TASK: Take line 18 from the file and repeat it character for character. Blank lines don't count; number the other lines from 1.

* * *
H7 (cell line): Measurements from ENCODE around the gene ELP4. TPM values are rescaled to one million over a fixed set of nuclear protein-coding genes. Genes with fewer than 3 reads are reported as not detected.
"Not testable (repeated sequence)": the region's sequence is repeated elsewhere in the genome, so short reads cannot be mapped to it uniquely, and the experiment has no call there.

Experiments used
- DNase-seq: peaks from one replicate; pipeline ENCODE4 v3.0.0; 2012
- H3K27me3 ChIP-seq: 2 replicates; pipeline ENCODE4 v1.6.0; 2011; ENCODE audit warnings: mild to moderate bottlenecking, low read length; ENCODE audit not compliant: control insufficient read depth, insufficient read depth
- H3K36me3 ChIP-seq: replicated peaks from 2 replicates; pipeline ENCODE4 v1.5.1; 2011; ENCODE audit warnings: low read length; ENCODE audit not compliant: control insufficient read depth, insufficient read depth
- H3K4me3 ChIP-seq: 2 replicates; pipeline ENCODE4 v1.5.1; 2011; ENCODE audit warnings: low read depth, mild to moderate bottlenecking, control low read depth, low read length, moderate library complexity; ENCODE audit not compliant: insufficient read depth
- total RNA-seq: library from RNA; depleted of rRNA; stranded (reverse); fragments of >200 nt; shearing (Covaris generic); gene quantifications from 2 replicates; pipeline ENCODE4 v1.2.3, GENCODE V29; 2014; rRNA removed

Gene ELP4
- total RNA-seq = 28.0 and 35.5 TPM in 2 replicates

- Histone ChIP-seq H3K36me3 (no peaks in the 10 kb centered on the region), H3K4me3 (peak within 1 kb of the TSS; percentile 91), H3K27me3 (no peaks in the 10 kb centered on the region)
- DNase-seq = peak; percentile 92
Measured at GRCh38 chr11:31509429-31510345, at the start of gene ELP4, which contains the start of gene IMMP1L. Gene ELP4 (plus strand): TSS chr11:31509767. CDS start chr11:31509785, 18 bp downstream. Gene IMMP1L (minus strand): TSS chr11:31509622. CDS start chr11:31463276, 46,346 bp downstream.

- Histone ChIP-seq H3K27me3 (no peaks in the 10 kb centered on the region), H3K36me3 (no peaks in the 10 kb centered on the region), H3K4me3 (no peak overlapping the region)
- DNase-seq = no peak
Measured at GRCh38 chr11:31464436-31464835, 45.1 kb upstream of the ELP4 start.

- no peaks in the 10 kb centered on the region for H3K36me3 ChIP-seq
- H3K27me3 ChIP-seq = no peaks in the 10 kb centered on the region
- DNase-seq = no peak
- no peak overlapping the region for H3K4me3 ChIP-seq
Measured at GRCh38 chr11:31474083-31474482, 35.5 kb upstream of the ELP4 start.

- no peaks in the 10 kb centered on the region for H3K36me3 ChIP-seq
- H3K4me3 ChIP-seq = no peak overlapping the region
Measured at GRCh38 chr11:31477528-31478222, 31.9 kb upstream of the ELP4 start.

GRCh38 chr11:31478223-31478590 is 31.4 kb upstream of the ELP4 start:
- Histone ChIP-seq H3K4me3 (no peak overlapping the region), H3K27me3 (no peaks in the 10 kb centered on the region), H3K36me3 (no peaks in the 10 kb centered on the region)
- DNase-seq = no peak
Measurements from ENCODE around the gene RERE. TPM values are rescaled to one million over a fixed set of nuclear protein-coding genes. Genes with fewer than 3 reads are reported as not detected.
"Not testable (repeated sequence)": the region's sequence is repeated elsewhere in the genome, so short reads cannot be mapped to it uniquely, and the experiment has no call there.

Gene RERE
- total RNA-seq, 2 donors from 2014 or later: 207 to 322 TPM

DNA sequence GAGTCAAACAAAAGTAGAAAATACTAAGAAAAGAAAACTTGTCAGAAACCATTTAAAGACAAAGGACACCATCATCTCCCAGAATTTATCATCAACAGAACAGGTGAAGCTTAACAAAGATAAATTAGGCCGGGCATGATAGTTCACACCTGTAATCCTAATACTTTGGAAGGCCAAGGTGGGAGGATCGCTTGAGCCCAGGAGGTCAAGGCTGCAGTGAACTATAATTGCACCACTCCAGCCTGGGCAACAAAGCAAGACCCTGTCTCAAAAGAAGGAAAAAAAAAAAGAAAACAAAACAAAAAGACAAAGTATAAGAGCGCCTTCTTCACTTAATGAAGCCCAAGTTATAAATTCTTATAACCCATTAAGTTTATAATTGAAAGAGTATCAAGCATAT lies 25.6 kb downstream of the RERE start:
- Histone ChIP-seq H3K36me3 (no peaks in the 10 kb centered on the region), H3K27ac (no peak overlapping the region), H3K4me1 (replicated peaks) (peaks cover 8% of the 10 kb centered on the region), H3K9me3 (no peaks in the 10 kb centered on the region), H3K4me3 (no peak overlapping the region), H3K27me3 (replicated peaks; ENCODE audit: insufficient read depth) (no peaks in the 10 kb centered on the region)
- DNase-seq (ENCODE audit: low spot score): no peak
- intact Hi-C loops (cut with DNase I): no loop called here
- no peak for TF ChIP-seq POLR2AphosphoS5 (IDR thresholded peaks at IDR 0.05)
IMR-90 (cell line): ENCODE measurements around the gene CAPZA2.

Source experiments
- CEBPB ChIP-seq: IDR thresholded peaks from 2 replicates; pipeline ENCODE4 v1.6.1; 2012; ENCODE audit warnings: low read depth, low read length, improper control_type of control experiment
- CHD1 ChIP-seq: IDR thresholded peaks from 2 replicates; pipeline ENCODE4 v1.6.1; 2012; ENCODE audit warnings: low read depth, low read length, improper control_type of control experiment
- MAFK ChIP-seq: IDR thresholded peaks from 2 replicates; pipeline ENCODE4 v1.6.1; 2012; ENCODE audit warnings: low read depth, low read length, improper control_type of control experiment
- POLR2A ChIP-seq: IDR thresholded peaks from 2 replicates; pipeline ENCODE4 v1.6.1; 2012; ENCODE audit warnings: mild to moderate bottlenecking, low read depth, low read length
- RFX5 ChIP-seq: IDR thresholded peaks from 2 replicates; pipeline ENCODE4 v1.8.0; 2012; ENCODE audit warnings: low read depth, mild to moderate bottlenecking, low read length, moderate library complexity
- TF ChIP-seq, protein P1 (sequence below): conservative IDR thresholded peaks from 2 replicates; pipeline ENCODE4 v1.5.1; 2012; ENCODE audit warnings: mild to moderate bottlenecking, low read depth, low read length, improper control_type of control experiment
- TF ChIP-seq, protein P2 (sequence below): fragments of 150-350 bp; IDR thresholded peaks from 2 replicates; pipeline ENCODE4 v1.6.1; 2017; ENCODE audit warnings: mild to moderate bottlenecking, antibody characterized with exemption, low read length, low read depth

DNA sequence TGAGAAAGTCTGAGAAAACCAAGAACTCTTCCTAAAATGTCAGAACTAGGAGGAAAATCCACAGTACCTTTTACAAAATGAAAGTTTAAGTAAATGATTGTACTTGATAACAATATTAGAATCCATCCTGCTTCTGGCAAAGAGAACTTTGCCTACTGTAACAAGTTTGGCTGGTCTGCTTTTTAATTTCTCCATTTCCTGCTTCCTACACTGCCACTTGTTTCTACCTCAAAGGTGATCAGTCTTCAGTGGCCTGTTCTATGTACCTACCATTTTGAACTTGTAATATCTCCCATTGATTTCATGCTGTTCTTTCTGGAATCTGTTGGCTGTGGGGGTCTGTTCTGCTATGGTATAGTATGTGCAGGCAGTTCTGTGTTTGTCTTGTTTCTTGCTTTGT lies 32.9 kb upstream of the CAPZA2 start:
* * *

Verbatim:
- H3K27me3 ChIP-seq = no peaks in the 10 kb centered on the region